“Illegal marketers become more elusive but most recipients of the bulk mails do not report the cases to us,” ministry Director Jang Seok-Young said. “As a result, some shrewd marketers are off our radar. If cyber spam continues after March, when punishment has been strengthened, we will seek ways to phase in the trap system to crack down on it.”
The ministry is working in collaboration with its subsidiary, the Korea Information Security Agency, which tracks hackers and their behaviors through its decoy network, dubbed HoneyNet.
A total of 1,000 bait handsets also check every mobile spam and advertising call. The phones identified about 1,700 mobile spammers last month alone.
Currently, sending promotional emails en masse is not necessarily illegal as long as the content reveals its commercial intent and informs recipients of how to take themselves off the mailing list.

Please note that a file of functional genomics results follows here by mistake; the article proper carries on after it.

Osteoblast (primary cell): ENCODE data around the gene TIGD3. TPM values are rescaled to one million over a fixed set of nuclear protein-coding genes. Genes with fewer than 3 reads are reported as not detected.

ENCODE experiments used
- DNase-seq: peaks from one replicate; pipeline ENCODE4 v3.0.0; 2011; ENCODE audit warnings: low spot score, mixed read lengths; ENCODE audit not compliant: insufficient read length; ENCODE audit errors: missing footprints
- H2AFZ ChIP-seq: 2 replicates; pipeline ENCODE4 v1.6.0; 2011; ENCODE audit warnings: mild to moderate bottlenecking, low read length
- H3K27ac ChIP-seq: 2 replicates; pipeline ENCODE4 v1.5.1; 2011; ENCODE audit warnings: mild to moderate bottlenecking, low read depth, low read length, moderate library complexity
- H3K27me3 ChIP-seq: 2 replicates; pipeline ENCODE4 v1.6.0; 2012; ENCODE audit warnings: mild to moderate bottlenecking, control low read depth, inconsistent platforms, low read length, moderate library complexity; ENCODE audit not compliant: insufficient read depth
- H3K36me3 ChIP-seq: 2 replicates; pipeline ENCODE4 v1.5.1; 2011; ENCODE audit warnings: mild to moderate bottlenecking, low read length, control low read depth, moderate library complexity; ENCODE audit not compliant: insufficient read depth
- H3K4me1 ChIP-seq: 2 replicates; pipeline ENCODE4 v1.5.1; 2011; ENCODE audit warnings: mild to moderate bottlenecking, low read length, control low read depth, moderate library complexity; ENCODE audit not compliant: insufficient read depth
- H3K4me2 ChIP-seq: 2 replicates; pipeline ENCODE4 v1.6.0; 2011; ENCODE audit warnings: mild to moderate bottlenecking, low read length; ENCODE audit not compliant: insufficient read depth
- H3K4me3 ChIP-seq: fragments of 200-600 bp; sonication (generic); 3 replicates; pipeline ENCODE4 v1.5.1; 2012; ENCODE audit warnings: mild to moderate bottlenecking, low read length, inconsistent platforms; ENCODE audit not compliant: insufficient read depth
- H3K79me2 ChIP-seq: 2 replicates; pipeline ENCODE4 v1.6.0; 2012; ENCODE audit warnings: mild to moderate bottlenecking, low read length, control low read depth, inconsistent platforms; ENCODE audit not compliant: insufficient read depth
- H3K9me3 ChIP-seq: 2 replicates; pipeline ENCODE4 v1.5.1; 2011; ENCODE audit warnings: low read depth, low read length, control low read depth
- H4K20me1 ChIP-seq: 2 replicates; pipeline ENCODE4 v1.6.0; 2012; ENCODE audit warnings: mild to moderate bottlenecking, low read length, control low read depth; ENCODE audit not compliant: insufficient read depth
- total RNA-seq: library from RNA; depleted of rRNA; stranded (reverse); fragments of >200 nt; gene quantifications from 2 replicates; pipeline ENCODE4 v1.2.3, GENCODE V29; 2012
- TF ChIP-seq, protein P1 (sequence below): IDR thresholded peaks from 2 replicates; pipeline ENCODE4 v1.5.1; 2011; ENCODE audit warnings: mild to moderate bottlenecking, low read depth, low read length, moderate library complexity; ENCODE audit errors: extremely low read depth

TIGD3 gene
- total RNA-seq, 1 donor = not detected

Violators of the current regulations — based on the opt-out formula variation — are subject to a maximum $30,857 in fines but are not criminally liable.
Starting March 31, however, things will become tougher for mass mailers. Sender of mass email could be sentenced to a year in prison.
In 2003, Korea's Internet users reportedly received about 29 spam emails daily. In 2004, that number dropped to 14 daily and in 2005 it dropped to only seven daily spam emails, thanks to various anti-spam measures taken by the MIC, including preventing emails sent by confirmed spammers and those coming from unauthentic address users from reaching recipients.
But while the government prepares to crack down on illegal marketers, the marketers are becoming more sophisticated and sometimes find convenient loopholes, Seok-Young added.
“I don't think we can reduce the number of daily spam mails to less than the current seven mails with conventional methods,” Seok-Young said. “To advance one step further, we need a new framework like the trap system.”